A pilgrim makes a donation while visiting Yeonpung Martyrs' Shrine in Cheongju. (Photo: Catholic Times of Korea)
On a sweltering hot summer day in mid-July, an elderly Catholic couple visited Yeonpung Martyrs' Shrine.
Tired from their travels from Ilsan city to Goesan as pilgrims to the popular Catholic shrine covered by Cheongju Diocese, they looked for a place to rest and have something to eat and drink.
Yeonpung Martyrs' Shrine is one of two major shrines in Cheongju that behold the memory of 19th century Catholic martyrs who were killed during Christian persecution in Korea during the rule of the Joseon dynasty. The other popular shrine is Baithi Martyrs' Shrine.
A volunteer led the couple to a coffee shop at the shrine where they could relax and enjoy coffee, snacks and a view of the holy site.
However, they were surprised to find the menu card in the coffee shop had no price list.
The volunteer explained that the café follows the teaching of Jesus: “Freely you have received, freely give.” (Matt. 10:8)
If you want, you can give coffee and drinks to others for free, but if you don't want to, you don't have to offer it
“You can't buy coffee and drinks with your own money here. This is what the pilgrims who came in the past have done and they donate for others. If you want, you can give coffee and drinks to others for free, but if you don't want to, you don't have to offer it,” said the volunteer, reported the Catholic Times of Korea.
The resting place, coffee and snacks are free for all pilgrims coming to the shrine. However, donation boxes in the corner of the café allow pilgrims to donate for the next pilgrim and to the shrine voluntarily. And the elderly couple did make donations.
Like the couple, all pilgrims are welcome to donate as little as 10,000 won (US$8.64) or as much as 100,000 won ($86.42), according to the Catholic Times.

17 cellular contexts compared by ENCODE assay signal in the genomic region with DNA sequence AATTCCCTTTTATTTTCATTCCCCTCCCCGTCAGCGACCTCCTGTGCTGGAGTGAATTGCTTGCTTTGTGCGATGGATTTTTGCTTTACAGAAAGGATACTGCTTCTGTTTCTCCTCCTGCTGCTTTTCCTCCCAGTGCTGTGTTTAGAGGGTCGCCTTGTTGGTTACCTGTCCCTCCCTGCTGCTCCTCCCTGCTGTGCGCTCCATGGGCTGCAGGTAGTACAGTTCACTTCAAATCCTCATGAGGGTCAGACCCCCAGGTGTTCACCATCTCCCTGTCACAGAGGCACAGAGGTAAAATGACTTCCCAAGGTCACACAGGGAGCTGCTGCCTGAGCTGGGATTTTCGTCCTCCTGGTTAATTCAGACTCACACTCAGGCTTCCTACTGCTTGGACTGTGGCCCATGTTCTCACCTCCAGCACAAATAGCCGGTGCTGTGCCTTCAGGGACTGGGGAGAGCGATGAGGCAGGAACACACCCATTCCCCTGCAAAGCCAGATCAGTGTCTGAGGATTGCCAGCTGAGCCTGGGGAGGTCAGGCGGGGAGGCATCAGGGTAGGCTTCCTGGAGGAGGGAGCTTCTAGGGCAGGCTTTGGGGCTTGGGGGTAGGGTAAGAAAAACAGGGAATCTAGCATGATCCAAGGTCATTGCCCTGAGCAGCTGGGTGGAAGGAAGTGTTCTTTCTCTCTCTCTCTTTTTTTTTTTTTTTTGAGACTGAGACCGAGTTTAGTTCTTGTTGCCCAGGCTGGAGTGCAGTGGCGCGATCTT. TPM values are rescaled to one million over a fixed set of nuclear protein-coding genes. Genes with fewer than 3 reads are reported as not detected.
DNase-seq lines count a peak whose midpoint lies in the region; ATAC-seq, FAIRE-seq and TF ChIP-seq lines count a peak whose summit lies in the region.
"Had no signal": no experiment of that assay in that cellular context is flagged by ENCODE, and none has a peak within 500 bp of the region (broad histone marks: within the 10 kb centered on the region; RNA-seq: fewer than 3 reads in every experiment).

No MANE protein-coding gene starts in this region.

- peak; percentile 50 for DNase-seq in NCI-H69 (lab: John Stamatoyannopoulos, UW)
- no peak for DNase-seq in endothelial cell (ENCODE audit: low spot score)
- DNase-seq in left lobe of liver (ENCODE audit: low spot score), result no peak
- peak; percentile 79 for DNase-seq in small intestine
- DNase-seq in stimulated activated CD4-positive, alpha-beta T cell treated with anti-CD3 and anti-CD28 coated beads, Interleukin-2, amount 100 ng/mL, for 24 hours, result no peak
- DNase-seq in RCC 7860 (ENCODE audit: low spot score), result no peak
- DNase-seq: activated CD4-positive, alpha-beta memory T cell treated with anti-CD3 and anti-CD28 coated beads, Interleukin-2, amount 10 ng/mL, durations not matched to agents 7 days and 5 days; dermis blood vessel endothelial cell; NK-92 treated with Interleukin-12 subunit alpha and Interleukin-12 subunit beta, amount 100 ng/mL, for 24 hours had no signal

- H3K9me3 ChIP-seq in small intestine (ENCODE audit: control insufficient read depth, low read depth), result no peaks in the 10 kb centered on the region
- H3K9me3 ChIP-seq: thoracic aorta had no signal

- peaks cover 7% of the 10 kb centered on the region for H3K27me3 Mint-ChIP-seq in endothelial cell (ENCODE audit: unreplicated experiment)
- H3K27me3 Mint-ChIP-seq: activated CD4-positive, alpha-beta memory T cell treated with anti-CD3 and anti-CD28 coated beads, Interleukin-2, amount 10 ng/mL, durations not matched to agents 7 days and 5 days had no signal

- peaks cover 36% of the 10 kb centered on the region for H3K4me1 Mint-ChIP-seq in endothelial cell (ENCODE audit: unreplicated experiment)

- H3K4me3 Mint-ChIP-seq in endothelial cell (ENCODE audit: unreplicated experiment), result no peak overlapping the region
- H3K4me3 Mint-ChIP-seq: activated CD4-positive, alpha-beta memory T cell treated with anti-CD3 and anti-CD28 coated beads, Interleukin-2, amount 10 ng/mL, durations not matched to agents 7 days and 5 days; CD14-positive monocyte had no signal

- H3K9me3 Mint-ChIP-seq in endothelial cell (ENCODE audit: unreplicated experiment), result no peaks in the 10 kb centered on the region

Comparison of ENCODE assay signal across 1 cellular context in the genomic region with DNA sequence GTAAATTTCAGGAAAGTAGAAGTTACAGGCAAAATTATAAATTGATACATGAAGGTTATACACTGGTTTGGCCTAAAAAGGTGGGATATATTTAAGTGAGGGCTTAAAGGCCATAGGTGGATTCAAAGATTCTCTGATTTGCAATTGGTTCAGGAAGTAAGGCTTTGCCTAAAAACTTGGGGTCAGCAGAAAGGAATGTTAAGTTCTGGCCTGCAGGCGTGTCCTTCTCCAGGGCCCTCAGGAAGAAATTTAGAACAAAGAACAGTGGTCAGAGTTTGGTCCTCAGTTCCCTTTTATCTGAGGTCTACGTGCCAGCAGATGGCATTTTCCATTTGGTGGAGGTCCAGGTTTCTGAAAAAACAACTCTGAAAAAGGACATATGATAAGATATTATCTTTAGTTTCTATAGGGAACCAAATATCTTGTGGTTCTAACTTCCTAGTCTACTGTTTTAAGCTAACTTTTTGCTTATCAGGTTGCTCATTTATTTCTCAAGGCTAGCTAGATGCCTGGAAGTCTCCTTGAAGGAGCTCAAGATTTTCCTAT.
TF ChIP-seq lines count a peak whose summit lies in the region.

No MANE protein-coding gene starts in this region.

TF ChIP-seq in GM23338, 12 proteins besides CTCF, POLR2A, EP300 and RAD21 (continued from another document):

Every month shrine authorities use a portion of the donations for the shrine and religious organizations that need some help.
Caffe sospeso (suspended coffee) is a popular tradition rooted in Naples, Italy. It is a cup of coffee paid for in advance as an anonymous act of generosity and solidarity. The tradition began in the working-class cafés of Naples where someone would order a sospeso, paying the price of two coffees but receiving and consuming only one. A poor person enquiring later whether there was a sospeso available would then be served a coffee for free.
Father Kwon Sang-woo, who is in charge of Yeonpung Martyrs' Shrine, said the coffee initiative aims to remind people that “God’s love and salvation are free gifts given to us.”
The priest took charge of the shrine last year and made arrangements for a relaxation place for pilgrims.
The shrine was closed for months due to Covid-19 restrictions and reopened to the public in May. The dining area of the coffee shop has been renovated during the pandemic and can now offer a resting place for pilgrims.
The shrine has a large cross that honors martyred Catholics who embraced death for their faith and the tombs of six martyrs. It also has the stations of the Way of the Cross where pilgrims can pray.
Father Kwon noted that though the number of group pilgrims has decreased due to the pandemic, individuals continue to visit the shrine and pray in its quiet environment
At the pilgrimage center, pilgrims can look to the holy site and enjoy the beautiful mountain that prominent theologian and local missionary priest Father Thomas Choe Yang-eop crossed to visit church members.
Father Choe (1821-61) is dubbed “St. Paul of Korea” for traveling thousands of kilometers to visit villages, comfort persecuted Christians and evangelizing. He is credited with baptizing thousands of Catholics. In 2016, Pope Francis declared him “venerable” for his life of heroic virtue, which is the second of the three-stage process of sainthood in the Catholic Church.
Father Kwon noted that though the number of group pilgrims has decreased due to the pandemic, individuals continue to visit the shrine and pray in its quiet environment.
About 56 percent of an estimated 51.8 South Koreans have no religion, 20 percent are Protestant, 8 percent are Catholic and 15.5 percent are Buddhist, according to official government records.
Church officials say about 5.6 million Catholics are spread across three archdioceses, 14 dioceses and a military ordinariate.
This article uses material from the Catholic Times of Korea
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